Chris Larsen’s first novel, Losing Touch, has garnered much praise and acclaim since it was published by Post Mortem Press last year, winning several awards and receiving rave reviews. The horror/sci-fi novel focuses on a typical beleaguered husband/father, Morgan Dunsmore, who is not only watching his life dissolve around him, but is also losing physical tangibility. Being able to “phase” through solid matter sounds like a superhuman ability, but for Morgan it proves to be more horrific than heroic.
Chris has also written numerous short stories for anthologies and other publications. I had the pleasure of working with him on his story “The Little Things” for the Zippered Flesh 2 anthology. I recently managed to catch up with Chris and used the opportunity to talk with him about his book, his writing, and his future.
Weldon Burge (WB): Your novel, Losing Touch, won the Preditors & Editors Award for “Best Horror Novel” of 2013. The book has been well-received just about everywhere. Not bad for a debut novel! To what do you attribute your success?
Chris Larsen (CL): I was talking to my wife, Maureen, about this the other day. I really don’t feel like I’ve accomplished much, but if you would have told me five years ago that I would have a novel published with a foreword by Piers Anthony—and won an award for it to boot—I’d have told you that you were shitting me. I think what I mean by that is that “success” is a relative term, kind of like “old” or “rich.” It’s not the sales or the accolades that make me feel successful—it’s the positive comments and reviews. When I know that I’ve reached a reader, that’s success, and it’s measured one reader at a time.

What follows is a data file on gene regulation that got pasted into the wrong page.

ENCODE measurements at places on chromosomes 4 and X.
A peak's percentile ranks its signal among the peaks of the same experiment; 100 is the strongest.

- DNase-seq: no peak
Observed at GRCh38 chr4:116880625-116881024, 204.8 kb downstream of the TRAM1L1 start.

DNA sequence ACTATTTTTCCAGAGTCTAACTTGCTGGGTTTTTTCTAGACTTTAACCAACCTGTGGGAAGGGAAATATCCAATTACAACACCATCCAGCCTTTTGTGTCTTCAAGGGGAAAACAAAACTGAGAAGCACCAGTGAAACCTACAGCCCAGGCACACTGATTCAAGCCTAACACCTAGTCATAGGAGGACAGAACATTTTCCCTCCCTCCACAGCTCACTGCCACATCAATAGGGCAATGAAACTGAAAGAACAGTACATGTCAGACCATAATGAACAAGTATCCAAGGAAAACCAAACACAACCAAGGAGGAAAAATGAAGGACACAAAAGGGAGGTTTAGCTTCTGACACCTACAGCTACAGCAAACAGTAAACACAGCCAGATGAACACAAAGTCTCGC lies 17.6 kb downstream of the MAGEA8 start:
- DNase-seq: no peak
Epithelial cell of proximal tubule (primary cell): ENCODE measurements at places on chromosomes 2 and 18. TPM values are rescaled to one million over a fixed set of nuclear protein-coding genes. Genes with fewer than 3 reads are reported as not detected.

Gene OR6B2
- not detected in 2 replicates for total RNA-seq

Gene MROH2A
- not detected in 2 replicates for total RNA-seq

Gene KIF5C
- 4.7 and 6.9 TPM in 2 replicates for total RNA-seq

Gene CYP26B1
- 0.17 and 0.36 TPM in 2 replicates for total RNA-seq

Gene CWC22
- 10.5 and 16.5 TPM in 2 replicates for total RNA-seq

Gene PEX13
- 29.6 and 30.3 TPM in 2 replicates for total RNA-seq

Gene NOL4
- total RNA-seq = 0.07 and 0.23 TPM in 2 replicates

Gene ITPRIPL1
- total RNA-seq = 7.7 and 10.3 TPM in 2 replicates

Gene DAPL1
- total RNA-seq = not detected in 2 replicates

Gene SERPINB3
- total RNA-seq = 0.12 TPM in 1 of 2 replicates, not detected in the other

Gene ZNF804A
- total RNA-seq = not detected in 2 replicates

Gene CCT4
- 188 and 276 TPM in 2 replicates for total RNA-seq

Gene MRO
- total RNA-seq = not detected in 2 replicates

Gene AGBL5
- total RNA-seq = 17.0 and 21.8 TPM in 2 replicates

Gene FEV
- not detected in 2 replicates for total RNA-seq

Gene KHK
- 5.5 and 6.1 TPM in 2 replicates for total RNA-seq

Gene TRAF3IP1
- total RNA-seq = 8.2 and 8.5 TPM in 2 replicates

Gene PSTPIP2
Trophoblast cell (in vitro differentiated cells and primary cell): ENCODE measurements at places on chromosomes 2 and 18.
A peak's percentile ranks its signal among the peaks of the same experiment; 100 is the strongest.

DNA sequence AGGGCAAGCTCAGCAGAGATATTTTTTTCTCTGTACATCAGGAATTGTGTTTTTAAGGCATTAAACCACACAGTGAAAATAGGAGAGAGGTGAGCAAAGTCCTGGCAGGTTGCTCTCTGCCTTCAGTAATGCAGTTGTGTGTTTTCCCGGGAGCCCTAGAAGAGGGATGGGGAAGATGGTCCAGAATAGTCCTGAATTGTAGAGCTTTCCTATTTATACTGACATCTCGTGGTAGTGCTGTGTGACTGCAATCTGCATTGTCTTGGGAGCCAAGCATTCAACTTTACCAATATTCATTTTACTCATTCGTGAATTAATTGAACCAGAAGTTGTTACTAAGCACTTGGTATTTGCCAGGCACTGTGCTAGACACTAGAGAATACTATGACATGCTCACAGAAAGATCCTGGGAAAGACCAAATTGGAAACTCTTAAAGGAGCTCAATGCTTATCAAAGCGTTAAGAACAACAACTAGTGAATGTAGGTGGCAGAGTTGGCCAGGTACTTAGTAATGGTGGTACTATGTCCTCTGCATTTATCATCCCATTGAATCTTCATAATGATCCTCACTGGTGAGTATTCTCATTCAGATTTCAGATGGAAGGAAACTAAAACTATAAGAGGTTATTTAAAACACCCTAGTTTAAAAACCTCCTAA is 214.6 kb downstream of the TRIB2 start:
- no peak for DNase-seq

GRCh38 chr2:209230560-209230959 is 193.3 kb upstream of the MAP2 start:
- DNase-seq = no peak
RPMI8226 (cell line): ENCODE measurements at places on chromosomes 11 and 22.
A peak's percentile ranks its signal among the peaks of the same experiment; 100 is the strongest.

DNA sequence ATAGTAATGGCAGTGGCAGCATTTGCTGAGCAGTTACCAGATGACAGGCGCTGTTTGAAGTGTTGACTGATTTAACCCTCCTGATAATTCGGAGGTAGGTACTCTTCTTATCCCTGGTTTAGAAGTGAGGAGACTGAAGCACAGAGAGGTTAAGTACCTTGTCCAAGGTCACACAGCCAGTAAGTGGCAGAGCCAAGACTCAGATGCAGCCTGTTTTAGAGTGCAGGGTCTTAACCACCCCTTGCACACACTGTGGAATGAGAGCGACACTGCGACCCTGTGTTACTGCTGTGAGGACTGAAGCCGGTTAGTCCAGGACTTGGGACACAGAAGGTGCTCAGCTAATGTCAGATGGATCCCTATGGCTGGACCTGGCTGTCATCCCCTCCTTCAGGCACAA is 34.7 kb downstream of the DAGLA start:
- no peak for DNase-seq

I really couldn’t tell you how I achieved that success, though. I just wrote a novel that I wanted to read. Or I tried to, anyway. There were times (many times) that I finished writing for the day and I thought that what I put on paper (read: “the screen”) was absolute crap. But a writer writes. You just keep pushing forward until people starting reading and liking what you’ve written. And it took me a while. I mean, I started “writing” when I was 10, finished my first novel at 27 (don’t look for it on Amazon—it’s safely locked in a trunk where it will stay, forever and always), and published a couple of dozen short stories before I even took a crack at novel writing.
WB: What does your family think of all this?